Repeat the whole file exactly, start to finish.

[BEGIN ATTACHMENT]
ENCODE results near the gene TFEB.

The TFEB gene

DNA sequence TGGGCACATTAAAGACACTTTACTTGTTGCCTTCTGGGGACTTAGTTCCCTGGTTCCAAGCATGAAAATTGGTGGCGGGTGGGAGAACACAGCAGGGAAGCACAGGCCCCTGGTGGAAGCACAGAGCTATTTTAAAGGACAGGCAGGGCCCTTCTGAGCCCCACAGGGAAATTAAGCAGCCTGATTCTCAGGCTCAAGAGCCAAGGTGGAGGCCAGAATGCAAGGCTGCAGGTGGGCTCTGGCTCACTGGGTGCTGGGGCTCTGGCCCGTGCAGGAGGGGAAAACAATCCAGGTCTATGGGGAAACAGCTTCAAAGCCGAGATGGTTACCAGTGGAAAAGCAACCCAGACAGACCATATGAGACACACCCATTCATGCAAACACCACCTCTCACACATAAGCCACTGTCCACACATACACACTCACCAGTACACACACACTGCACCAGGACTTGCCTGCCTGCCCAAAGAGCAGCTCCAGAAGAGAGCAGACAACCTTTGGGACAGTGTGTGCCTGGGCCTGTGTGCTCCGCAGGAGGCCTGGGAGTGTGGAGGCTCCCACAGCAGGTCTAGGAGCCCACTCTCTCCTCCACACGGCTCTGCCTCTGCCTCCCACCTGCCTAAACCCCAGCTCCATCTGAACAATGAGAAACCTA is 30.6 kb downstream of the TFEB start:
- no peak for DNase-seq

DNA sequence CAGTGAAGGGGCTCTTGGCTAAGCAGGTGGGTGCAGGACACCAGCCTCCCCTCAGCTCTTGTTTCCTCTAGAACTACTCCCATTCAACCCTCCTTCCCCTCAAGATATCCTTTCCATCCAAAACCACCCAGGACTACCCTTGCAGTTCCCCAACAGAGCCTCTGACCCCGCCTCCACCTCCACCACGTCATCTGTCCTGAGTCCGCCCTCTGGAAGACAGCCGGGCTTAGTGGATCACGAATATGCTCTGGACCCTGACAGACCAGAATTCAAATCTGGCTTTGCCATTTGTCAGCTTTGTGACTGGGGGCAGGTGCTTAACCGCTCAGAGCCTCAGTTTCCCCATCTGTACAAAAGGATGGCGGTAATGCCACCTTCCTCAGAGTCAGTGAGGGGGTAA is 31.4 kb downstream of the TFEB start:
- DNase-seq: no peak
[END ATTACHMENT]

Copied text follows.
ENCODE results near the gene TFEB.

The TFEB gene

DNA sequence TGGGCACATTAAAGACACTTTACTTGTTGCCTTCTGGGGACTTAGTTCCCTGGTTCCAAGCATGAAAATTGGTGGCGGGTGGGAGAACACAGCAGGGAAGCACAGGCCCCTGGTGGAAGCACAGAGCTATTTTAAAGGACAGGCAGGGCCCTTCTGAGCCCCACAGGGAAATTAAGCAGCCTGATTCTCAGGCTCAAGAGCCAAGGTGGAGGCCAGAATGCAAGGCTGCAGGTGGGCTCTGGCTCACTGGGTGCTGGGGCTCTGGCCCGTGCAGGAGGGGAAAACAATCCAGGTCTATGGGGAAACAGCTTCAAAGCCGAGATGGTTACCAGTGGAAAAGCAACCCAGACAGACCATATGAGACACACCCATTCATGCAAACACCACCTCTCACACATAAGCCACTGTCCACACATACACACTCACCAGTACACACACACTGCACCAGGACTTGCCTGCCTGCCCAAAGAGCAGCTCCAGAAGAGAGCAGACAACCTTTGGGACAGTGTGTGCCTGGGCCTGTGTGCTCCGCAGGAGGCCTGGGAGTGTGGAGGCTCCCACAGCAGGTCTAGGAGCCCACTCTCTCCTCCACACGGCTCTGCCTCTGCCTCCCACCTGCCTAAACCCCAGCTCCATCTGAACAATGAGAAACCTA is 30.6 kb downstream of the TFEB start:
- no peak for DNase-seq

DNA sequence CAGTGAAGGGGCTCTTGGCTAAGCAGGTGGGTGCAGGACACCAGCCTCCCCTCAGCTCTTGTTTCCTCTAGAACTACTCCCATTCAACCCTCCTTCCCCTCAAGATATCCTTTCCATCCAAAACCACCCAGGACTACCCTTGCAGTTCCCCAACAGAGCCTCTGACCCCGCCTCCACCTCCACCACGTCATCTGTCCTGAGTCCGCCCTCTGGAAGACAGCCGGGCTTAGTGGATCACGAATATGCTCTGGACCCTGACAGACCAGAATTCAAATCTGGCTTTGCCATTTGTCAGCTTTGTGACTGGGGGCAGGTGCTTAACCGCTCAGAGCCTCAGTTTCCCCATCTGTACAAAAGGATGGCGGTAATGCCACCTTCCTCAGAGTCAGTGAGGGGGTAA is 31.4 kb downstream of the TFEB start:
- DNase-seq: no peak